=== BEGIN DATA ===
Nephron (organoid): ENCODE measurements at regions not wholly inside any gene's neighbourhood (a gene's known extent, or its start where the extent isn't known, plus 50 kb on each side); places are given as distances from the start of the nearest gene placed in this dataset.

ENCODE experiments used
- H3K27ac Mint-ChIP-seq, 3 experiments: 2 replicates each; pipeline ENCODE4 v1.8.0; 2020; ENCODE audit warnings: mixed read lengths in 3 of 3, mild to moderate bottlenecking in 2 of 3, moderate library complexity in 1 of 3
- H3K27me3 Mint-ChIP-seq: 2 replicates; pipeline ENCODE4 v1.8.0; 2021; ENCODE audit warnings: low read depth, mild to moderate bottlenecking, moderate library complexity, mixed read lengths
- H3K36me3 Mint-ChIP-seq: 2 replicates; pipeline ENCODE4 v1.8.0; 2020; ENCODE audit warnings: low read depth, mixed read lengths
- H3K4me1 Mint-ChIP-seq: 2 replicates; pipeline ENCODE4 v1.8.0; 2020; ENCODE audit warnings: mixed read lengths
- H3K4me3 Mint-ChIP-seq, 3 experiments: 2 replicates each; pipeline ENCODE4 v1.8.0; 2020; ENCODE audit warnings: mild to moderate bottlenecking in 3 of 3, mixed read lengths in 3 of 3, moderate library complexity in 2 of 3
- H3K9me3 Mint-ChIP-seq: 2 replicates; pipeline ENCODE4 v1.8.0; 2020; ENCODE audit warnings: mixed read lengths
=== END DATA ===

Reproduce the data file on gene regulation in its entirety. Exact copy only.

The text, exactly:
Nephron (organoid): ENCODE measurements at regions not wholly inside any gene's neighbourhood (a gene's known extent, or its start where the extent isn't known, plus 50 kb on each side); places are given as distances from the start of the nearest gene placed in this dataset.

ENCODE experiments used
- H3K27ac Mint-ChIP-seq, 3 experiments: 2 replicates each; pipeline ENCODE4 v1.8.0; 2020; ENCODE audit warnings: mixed read lengths in 3 of 3, mild to moderate bottlenecking in 2 of 3, moderate library complexity in 1 of 3
- H3K27me3 Mint-ChIP-seq: 2 replicates; pipeline ENCODE4 v1.8.0; 2021; ENCODE audit warnings: low read depth, mild to moderate bottlenecking, moderate library complexity, mixed read lengths
- H3K36me3 Mint-ChIP-seq: 2 replicates; pipeline ENCODE4 v1.8.0; 2020; ENCODE audit warnings: low read depth, mixed read lengths
- H3K4me1 Mint-ChIP-seq: 2 replicates; pipeline ENCODE4 v1.8.0; 2020; ENCODE audit warnings: mixed read lengths
- H3K4me3 Mint-ChIP-seq, 3 experiments: 2 replicates each; pipeline ENCODE4 v1.8.0; 2020; ENCODE audit warnings: mild to moderate bottlenecking in 3 of 3, mixed read lengths in 3 of 3, moderate library complexity in 2 of 3
- H3K9me3 Mint-ChIP-seq: 2 replicates; pipeline ENCODE4 v1.8.0; 2020; ENCODE audit warnings: mixed read lengths